I just hopped on the CouchSurfing.org bandwagon (yea, a couple of years late) and it is a truly fascinating experiment. For those unfamiliar with it, the original premise was to allow travelers to stay with locals and get a more personalized experience when exploring the world. That was then. Recently, it has expanded rapidly with 6 million members, secured $15M in Series B funding, and has become the go-to couch-surfing service. A member can use it to host their couch or find places to crash around the world. They also have a (messy) stream that allows users to ask for tips and plan meetups. I signed up for it because I was bored. I want to meet more interesting people and share experiences with them. Plus, if I travel in the future, it’ll be awesome to know locals around the globe.
I registered for the site and completed my profile and couch details last Friday or Saturday. And then I kind of forgot about it. I was out at a bar with a buddy Saturday night when boom, I get my first request: dude from Hong Kong wants to crash this weekend. As my first request, I immediately clicked yes and told him to come by on Sunday. I get home and see a response at around midnight that he is coming over now! I just wanna go to bed! What ended up happening is he couldn’t get to my place (because transport closes down early) and ended up walking around till he came at 7 AM the next day. He basically did things on his own. I offered to take him to Greenwich and the O2, but our timings didn’t work out. Overall, nothing out of the ordinary. I also got 2 more requests the very next day and immediately clicked yes as well.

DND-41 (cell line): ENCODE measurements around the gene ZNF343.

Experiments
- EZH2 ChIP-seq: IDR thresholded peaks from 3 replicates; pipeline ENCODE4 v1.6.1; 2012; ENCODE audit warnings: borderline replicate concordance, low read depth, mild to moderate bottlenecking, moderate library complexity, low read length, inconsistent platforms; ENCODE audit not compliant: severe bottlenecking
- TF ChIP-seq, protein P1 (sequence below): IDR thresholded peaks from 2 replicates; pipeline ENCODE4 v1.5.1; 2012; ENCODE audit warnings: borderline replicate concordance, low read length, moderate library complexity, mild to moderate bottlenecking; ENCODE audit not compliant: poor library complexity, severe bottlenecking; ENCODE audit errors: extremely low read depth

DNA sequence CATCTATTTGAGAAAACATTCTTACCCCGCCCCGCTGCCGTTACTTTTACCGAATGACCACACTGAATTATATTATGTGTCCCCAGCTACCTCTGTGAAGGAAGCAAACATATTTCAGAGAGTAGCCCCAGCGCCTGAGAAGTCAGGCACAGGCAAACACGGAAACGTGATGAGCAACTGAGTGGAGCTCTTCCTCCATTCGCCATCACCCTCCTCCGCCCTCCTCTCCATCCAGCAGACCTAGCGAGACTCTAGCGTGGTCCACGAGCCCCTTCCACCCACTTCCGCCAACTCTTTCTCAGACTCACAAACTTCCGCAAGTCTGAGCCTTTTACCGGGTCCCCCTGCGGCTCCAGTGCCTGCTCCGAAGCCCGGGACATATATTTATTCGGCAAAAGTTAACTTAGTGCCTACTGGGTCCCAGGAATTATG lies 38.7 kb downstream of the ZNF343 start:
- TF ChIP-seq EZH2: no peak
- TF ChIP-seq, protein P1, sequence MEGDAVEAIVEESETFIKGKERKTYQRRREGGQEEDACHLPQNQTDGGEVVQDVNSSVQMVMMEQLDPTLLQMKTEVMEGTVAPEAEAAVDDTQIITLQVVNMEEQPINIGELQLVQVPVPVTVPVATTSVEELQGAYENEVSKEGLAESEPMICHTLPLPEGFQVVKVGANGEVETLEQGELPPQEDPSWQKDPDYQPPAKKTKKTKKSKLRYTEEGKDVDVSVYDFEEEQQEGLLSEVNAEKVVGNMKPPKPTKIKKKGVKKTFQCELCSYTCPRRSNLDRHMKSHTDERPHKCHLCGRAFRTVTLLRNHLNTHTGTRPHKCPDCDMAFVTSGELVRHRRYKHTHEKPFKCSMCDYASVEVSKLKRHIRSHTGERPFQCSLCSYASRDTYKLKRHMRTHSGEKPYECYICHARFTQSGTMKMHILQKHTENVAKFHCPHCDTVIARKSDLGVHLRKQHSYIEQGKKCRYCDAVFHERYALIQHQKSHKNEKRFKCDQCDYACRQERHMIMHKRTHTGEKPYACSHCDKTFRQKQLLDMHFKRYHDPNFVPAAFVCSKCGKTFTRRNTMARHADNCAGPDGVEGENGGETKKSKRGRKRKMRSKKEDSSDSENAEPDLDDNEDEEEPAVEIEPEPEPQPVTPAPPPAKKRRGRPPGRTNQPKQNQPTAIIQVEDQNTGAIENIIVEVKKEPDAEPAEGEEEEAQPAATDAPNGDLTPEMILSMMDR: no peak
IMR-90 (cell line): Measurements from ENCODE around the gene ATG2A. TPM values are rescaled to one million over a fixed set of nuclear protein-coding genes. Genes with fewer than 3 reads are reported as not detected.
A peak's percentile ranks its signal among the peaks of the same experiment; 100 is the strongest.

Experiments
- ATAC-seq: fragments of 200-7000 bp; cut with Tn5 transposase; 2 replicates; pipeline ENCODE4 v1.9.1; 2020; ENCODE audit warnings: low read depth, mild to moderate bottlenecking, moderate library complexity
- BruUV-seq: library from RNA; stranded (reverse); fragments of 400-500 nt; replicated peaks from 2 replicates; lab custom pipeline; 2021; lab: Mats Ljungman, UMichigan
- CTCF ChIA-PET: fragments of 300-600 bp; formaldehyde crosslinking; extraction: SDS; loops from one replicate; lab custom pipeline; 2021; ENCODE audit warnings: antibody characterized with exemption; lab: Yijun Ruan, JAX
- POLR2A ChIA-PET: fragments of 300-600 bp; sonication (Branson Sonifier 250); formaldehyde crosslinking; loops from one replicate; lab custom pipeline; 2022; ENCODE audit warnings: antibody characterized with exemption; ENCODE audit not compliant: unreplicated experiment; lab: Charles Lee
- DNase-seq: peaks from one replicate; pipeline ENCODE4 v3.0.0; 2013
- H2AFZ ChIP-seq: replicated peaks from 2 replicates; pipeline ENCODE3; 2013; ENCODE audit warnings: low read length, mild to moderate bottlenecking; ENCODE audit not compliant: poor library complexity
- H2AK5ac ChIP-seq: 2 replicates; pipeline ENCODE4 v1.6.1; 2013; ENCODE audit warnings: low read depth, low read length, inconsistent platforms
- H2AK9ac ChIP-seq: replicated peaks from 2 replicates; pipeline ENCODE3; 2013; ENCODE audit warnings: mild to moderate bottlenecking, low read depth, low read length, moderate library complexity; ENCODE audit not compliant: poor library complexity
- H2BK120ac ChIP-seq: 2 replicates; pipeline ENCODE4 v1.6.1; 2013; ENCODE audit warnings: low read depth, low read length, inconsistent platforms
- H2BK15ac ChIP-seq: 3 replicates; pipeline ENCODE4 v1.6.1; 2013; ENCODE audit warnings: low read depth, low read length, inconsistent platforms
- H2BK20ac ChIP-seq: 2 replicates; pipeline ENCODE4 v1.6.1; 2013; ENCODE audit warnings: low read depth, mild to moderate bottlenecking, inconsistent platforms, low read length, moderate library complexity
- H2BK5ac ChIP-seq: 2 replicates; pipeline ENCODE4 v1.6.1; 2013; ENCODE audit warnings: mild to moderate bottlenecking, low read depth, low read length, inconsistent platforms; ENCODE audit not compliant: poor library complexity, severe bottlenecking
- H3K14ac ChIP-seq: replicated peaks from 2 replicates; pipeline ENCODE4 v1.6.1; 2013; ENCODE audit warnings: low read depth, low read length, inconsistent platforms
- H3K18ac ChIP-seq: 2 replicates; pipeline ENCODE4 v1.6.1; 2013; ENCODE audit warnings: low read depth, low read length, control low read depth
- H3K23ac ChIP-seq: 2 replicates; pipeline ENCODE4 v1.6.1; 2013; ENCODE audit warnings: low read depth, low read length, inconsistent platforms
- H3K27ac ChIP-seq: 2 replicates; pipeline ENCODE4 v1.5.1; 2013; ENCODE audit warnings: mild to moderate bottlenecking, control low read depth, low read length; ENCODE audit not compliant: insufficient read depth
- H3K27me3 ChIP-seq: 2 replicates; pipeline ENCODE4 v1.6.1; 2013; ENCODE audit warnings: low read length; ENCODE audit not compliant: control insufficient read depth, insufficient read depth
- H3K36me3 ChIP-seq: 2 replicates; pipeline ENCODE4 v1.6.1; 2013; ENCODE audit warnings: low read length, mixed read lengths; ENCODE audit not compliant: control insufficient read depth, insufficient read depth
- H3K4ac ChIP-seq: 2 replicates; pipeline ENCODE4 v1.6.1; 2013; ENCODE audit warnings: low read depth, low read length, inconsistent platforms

And this is when I realized I was over eager. Within 24 hours, I had got somewhere near 10 requests even though my couch wasn’t even listed as available yet! And its classic economics here, supply and demand. London is expensive and its very tough to get cheap short-term housing, so I get inundated with requests. I’ve learned that many city-dwellers have a similar problem and often leave the site because of this issue. The real difference is this: some people want the experience while some people want a free couch. So a personalized message highlighting why you want to know me, goes a lot further than the same general request for a place to stay. And I have already had some really good experiences with people who want to have a back and forth before they stay here.
This explains why a lot of the “original” members have various critiques of the CouchSurfing model. So far, I love it and I love the idea. But within 2 days, Nikhil Kumar and I had already discussed many flaws with the current model. Without going into all the details (read the links!), I will focus on two things that bothered me.
The website experience